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When winter gets weird: Thundersnow, frost quakes and more

An expert explains some of the stranger events caused by weather that happen in winter

Cold temperatures led to the pancake ice on Lake Ontario in New York this month. (Tina MacIntyre Yee/Democrat & Chronicle)

Winter in the Northeastern United States means sometimes waking up to a world blanketed in snow. Of course, it can also mean having to trudge through slush or getting stuck inside because of an ice storm. But there are weird winter events that are much more unusual. For instance, have you ever experienced thundersnow?

“Very intense winter storms can trigger the rare phenomenon of thundersnow,” says Michael Notaro, an atmospheric scientist and director of the Nelson Institute Center for Climatic Research at the University of Wisconsin in Madison. “Thundersnow events usually bring infrequent lightning flashes and quieter thunder as the heavy snowfall muffles the sound.”

Even rarer is a phenomenon known as frost quakes, or cryoseisms. “When water fills cracks and freezes, it expands and causes pressure or stress,” Notaro says. When the rocks or soil suddenly crack, that pressure is released, which creates a loud sound as well as tremors or quakes through the ground. While all of that sounds sort of scary, Notaro says frost quakes usually do not do much damage, though they can crack asphalt or roads.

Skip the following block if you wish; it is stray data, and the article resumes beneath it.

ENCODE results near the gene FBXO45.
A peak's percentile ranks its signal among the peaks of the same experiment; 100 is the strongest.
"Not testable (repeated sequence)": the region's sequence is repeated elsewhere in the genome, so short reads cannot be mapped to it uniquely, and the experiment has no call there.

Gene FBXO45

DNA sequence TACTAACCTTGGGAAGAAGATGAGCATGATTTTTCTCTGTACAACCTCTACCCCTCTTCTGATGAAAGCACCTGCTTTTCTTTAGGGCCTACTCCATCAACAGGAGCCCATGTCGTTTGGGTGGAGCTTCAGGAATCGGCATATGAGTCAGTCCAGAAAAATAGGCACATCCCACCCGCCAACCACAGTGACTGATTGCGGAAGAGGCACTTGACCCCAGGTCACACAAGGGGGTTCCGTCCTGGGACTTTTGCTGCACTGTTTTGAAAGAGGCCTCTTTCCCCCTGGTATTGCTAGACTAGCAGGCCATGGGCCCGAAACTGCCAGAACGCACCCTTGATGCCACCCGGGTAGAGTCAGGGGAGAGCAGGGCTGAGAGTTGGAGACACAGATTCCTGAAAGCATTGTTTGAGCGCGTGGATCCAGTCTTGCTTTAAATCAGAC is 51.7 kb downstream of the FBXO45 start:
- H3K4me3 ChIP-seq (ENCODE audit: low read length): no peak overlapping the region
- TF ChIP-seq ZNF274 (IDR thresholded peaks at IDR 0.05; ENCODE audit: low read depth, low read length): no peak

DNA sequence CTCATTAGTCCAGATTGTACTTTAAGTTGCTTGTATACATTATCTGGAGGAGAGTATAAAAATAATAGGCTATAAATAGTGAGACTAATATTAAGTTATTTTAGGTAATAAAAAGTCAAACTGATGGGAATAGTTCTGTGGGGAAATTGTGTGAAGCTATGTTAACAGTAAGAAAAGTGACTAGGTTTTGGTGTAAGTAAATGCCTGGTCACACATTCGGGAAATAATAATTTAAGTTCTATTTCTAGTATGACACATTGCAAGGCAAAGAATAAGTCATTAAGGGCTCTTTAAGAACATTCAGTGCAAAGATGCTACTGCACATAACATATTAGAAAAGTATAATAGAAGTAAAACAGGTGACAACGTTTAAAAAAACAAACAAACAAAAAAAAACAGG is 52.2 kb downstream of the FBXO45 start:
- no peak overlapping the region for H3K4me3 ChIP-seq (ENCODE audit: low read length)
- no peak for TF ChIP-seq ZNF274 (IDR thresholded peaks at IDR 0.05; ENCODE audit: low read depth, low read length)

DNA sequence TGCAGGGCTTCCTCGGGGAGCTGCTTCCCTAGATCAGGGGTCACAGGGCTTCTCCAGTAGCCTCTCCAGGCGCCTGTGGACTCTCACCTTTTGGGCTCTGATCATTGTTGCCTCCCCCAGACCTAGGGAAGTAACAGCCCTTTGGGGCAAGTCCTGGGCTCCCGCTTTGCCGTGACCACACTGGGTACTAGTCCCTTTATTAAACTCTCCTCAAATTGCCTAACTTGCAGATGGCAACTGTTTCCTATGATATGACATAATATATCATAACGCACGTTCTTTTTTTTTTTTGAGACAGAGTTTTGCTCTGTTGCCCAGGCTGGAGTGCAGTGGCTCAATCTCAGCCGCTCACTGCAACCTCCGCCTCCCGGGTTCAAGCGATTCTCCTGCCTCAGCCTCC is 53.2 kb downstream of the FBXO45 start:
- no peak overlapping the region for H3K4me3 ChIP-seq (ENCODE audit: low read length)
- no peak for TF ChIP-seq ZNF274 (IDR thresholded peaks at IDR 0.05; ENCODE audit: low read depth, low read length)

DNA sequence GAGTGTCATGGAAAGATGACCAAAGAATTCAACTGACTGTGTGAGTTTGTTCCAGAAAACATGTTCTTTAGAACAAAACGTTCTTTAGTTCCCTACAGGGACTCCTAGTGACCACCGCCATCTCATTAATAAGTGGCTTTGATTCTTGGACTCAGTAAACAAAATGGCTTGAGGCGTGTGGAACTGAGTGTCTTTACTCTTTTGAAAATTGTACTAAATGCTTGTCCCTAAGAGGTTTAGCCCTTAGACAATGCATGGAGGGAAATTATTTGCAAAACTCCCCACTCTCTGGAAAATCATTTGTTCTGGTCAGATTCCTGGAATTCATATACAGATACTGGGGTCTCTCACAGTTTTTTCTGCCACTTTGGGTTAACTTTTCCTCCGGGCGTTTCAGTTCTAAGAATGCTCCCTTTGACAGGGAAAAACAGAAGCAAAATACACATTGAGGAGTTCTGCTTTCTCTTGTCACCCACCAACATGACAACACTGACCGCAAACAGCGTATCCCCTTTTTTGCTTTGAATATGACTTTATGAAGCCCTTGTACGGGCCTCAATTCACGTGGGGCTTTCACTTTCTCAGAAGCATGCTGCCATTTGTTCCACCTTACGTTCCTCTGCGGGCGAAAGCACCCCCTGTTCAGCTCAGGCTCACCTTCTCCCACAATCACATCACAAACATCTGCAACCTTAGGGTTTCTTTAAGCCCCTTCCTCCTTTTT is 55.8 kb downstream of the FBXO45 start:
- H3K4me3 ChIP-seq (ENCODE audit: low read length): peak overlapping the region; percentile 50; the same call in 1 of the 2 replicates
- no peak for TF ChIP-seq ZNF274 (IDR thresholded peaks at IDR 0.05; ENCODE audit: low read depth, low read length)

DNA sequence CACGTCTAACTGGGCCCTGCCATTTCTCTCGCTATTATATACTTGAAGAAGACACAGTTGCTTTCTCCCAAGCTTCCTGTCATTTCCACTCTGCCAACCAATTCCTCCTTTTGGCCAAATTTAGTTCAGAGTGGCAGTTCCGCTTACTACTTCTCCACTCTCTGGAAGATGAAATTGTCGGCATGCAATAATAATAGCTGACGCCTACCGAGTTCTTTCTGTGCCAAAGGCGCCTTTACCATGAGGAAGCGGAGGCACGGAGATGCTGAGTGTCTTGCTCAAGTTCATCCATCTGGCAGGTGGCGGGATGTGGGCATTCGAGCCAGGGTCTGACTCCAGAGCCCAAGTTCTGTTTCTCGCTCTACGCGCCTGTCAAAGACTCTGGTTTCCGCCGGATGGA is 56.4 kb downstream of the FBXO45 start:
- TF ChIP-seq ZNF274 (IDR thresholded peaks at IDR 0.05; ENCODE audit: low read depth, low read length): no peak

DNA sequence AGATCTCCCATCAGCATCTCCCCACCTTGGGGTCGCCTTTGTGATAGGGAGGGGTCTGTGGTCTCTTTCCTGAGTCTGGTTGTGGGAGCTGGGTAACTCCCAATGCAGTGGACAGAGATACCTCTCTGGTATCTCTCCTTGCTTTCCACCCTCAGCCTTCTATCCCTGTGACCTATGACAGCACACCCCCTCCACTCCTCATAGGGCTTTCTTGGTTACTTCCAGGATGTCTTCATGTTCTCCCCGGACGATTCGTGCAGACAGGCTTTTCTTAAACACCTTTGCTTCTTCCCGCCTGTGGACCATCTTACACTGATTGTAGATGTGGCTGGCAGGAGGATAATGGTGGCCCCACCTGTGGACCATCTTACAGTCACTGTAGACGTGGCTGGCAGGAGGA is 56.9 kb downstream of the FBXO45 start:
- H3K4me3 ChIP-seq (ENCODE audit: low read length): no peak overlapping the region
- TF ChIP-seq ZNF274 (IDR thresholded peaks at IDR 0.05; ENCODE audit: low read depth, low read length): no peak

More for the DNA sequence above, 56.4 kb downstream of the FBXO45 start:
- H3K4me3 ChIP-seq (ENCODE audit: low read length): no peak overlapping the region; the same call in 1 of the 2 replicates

Large bodies of water can also create interesting wintertime effects, and the Great Lakes are especially good at this. When the lakes freeze and then that ice breaks up, wind can sometimes pile large glasslike shards onto one another in bizarre and magnificent-looking formations.

Another neat ice effect is something called pancake ice, where gently sloshing waves cause water to freeze into tons of individual patties, rather than a solid sheet. Waves can also create ice balls along shorelines, which look like thousands of fancy spherical ice cubes.

Then there is a phenomenon known as snow rollers, which looks a bit like Mother Nature is trying to create her own snowman. Snow rollers form when a layer of wet loose snow gets laid upon a layer of drier snow beneath. Then, strong winds cause that top layer to detach and keep building upon itself in tubes as the wind pushes it across more packable snow. While usually small, some snow rollers can reach the size of a car!

Since most of us are not likely to encounter things like ice balls, snow rollers and frost quakes on a typical winter day, Notaro recommends learning to appreciate the weirdness hiding in plain sight.

Is it true what everyone says that no two snowflakes are the same?

“I am fascinated by the diversity of appearance in snow crystals,” he says. For instance, everyone knows the classic snowflake shape, which is technically known as a dendrite, he says. We put them on holiday cards, window decorations and even our emoji.

“But these crystals can appear as columns, plates, bullets, ferns and all sorts of unique patterns,” says Notaro, who also runs a K-12 program in the Midwest that teaches students how to take cool photos of snowflakes. So the next time it snows, go out and see what sorts of winter weirdness might be hiding on your own street or backyard.

Jason Bittel is a freelance journalist who often writes about animals. He is also the author of “How to Talk to a Tiger . . . and Other Animals.”